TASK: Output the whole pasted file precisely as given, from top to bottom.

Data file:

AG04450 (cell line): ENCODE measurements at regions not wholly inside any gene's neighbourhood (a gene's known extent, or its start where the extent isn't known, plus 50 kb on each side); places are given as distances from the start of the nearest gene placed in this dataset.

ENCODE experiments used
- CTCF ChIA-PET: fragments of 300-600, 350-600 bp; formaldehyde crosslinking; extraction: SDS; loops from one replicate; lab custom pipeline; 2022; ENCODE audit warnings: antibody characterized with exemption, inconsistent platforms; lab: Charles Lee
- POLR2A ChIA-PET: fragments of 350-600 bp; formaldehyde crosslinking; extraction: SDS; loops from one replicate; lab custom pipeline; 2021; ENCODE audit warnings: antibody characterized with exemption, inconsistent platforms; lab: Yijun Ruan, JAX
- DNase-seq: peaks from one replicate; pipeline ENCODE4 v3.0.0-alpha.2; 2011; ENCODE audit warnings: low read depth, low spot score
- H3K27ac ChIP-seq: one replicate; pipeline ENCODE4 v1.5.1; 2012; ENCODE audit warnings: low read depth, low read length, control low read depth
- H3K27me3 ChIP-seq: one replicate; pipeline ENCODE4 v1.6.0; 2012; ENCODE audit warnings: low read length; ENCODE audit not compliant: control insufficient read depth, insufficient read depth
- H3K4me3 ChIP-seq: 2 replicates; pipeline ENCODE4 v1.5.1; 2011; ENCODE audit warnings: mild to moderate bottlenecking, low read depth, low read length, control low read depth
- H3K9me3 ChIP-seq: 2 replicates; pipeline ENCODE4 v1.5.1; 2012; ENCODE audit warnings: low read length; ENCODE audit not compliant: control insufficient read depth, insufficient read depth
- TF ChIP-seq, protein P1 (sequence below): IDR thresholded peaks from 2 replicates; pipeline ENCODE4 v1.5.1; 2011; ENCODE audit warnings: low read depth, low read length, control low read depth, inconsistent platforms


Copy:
AG04450 (cell line): ENCODE measurements at regions not wholly inside any gene's neighbourhood (a gene's known extent, or its start where the extent isn't known, plus 50 kb on each side); places are given as distances from the start of the nearest gene placed in this dataset.

ENCODE experiments used
- CTCF ChIA-PET: fragments of 300-600, 350-600 bp; formaldehyde crosslinking; extraction: SDS; loops from one replicate; lab custom pipeline; 2022; ENCODE audit warnings: antibody characterized with exemption, inconsistent platforms; lab: Charles Lee
- POLR2A ChIA-PET: fragments of 350-600 bp; formaldehyde crosslinking; extraction: SDS; loops from one replicate; lab custom pipeline; 2021; ENCODE audit warnings: antibody characterized with exemption, inconsistent platforms; lab: Yijun Ruan, JAX
- DNase-seq: peaks from one replicate; pipeline ENCODE4 v3.0.0-alpha.2; 2011; ENCODE audit warnings: low read depth, low spot score
- H3K27ac ChIP-seq: one replicate; pipeline ENCODE4 v1.5.1; 2012; ENCODE audit warnings: low read depth, low read length, control low read depth
- H3K27me3 ChIP-seq: one replicate; pipeline ENCODE4 v1.6.0; 2012; ENCODE audit warnings: low read length; ENCODE audit not compliant: control insufficient read depth, insufficient read depth
- H3K4me3 ChIP-seq: 2 replicates; pipeline ENCODE4 v1.5.1; 2011; ENCODE audit warnings: mild to moderate bottlenecking, low read depth, low read length, control low read depth
- H3K9me3 ChIP-seq: 2 replicates; pipeline ENCODE4 v1.5.1; 2012; ENCODE audit warnings: low read length; ENCODE audit not compliant: control insufficient read depth, insufficient read depth
- TF ChIP-seq, protein P1 (sequence below): IDR thresholded peaks from 2 replicates; pipeline ENCODE4 v1.5.1; 2011; ENCODE audit warnings: low read depth, low read length, control low read depth, inconsistent platforms